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Coeliac Disease Versus IBS: The Underlying Differences

Coeliac Disease Versus IBS: The Underlying Differences

Written by Lisa Kunstler, FodShop Nutritionist and Group Fitness Instructor

Introduction

As we transition from Coeliac Awareness Month in March and now commence Irritable Bowel Syndrome (IBS) Awareness Month in April, it is important that, as a crucial IBS support resource, we address the differences between the two conditions.

Coeliac Disease (CD) is frequently confused for IBS, and many people make the mistake of 'self-diagnosing' or assuming they may have either condition. This is because many of the same gastrointestinal symptoms overlap, making it very difficult for sufferers of gut symptoms to know exactly what has caused them to begin with.

The symptoms of diarrhoea, bloating, fatigue, abdominal pain & flatulence may also be indicative of other gut disorders, like Inflammatory Bowel Disease (IBD), and/or various other diseases, some of which can be more sinister if they coincide with other known risk factors.

What is IBS?

IBS is a considered a Functional Gastrointestinal Disorder (FGID), impacting up to 15% of the Western population, frequently diagnosed in gastroenterologists' daily practice. (1) 

According to the International Foundation for Gastrointestinal Disorders, Inc. (IFFGD), up to 20-40% of visits to gastroenterologists are due to IBS symptoms, include bloating, constipation, excessive flatulence, abdominal pain and diarrhoea. (2, 3) 

The onset of these symptoms can be motivated by consumption of foods high in FODMAPs (Fermentable Oligosaccharides, Disaccharides, Monosaccharides and Polyols). (3) 

In the coming weeks, we will be discussing the FODMAP diet in greater detail.

How is IBS Diagnosed?

IBS is diagnosed by a doctor via the Rome IV criteria. The criteria include frequent abdominal pain that can occur alongside diarrhoea and constipation and/or alternating bowel habits. (4) 

Within the criteria, three predominant subtypes exist:

"IBS with constipation (IBS-C), IBS with diarrhoea (IBS-D) and mixed IBS (IBS-M)". (5) 

IBS-I can develop after infectious illness identified by two or more of either "fever, vomiting, diarrhoea, or positive stool culture". (5) 

More information on the Rome IV diagnosis criteria for IBS is available HERE.

Unfortunately for many IBS patients, the disorder is diagnosed based on "exclusion criteria", meaning that IBS is what is classified as the diagnosis once various other more readily-detected conditions, like Coeliac Disease, have been ruled out of the medical assessment process.

Nutritional Interventions and Treatment of IBS Symptoms

If you think you might have symptoms of IBS, it is best to contact your doctor followed by an Accredited Practising Dietitian to help manage your symptoms via dietary modification, especially if you plan to modify/are already modifying your diet in response to known, or perceived dietary triggers.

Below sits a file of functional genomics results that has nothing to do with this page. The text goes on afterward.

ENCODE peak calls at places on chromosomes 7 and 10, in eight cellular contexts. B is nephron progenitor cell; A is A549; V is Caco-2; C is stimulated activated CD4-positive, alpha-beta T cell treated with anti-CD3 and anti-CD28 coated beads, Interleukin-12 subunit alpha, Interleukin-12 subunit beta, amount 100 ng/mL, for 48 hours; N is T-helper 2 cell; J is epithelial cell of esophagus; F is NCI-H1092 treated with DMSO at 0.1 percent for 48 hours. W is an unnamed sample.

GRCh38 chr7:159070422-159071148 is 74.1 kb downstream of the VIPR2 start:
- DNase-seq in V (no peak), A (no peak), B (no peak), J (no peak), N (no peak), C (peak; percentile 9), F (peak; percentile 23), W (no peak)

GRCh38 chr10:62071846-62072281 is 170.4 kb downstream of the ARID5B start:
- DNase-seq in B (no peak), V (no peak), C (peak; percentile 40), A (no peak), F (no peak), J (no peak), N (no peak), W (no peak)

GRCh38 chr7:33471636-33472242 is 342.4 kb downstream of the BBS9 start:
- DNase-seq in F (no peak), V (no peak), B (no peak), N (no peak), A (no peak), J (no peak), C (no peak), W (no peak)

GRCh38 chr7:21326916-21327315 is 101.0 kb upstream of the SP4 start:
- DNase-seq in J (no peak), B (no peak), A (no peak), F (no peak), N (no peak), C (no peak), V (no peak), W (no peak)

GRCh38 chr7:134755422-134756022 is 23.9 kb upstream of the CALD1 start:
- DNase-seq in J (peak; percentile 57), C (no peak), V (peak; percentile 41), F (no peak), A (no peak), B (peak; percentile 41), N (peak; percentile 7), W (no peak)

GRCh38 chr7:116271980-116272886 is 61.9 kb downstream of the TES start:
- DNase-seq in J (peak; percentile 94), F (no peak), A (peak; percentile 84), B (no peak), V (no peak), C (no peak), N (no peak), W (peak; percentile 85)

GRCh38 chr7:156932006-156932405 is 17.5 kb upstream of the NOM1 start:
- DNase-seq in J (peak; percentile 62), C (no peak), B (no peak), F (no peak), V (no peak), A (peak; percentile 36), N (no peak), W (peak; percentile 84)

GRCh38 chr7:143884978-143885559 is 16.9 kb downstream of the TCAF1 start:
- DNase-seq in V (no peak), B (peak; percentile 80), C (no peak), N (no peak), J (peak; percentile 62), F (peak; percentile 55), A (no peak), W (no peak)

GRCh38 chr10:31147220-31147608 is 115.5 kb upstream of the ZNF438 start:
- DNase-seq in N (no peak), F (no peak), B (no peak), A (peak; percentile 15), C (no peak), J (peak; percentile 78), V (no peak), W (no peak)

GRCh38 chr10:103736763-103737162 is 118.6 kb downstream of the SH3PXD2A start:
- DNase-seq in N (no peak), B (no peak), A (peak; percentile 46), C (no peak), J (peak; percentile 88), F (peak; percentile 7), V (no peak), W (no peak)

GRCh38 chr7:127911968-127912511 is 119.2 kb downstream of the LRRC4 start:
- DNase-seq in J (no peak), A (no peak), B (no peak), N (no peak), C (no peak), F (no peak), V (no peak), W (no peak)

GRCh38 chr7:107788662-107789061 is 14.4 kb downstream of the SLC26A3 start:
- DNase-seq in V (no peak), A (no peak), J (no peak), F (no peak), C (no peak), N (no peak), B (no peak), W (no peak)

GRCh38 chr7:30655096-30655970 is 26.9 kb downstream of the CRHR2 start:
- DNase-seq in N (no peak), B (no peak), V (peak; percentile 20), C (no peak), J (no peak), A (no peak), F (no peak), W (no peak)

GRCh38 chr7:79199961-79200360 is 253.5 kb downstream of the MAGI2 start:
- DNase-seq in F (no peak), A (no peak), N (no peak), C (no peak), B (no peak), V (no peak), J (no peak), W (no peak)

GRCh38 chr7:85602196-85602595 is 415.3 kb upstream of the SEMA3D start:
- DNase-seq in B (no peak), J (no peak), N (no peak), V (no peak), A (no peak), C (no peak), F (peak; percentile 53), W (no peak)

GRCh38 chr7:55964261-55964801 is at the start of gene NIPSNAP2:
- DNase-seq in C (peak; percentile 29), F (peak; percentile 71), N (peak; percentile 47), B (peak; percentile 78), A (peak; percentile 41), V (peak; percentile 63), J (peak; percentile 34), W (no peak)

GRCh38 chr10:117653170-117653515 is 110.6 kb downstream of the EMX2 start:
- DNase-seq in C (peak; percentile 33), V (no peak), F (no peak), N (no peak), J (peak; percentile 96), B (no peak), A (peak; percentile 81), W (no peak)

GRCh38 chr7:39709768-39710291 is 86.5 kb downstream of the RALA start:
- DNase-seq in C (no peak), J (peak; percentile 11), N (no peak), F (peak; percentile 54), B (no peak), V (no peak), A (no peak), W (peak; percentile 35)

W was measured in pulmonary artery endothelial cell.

The Role of the Low FODMAP Diet in IBS Symptom Management

The low FODMAP diet is clinically proven to be the most effective dietary intervention for the treatment of IBS and IBS-type symptoms, with up to 86% of sufferers experiencing relief and improved quality of life. (3, 6)

If a low FODMAP diet is recommended to you, a three-phase process will be conducted to help you ascertain your dietary triggers:

Phase 1: FODMAP Elimination

Alleviate symptoms by swapping out high FODMAP foods for low FODMAP alternatives. (7) The goal is to pinpoint high FODMAP dietary triggers and eliminate them from the diet for a 6-8 week period. This phase is strict and should not be continued in the long term.

Phase 2: FODMAP Reintroduction

Continue the low FODMAP diet whilst adding challenges of high FODMAP foods to determine tolerance to such. This will determine individual FODMAP tolerance thresholds to specific high FODMAP foods. (7)

Phase 3: Personalisation

In order to achieve long term symptom relief, well tolerated foods can now be reintroduced and poorly tolerated ones should be limited. (7)

More information on the low FODMAP diet in a three step process is available HERE. Note that alternative therapies such as gut directed hypnotherapy, yoga and light exercise and certain medications may also be beneficial. These can also be explored HERE.

In the coming weeks, we will be discussing the role of the low FODMAP diet in IBS symptom management in more depth.

What is Coeliac Disease?

Coeliac Disease (CD) is an autoimmune disease whereby the immune system attacks itself. The consumption of gluten triggers an immune response, causing damage to the lining of the small intestine. (8) 

The disease impacts roughly 1 in 100 people around the world, and can develop at any age after commencement of gluten consumption in either foods or medicine. (8) 

Diagnosis of CD

The Rome IV Criteria is used for diagnosing IBS however, many symptoms including diarrhoea, distension and abdominal cramps are however, also present in CD patients. (1)

CD is diagnosed via a gluten challenge, blood tests and a bowel biopsy. (8) Blood tests are conducted to screen for CD and must be followed by a small bowel biopsy to confirm the diagnosis. (9) This will involve a 10 minute gastroscopy procedure, where small samples are taken and tested under the microscope to determine CD. (8)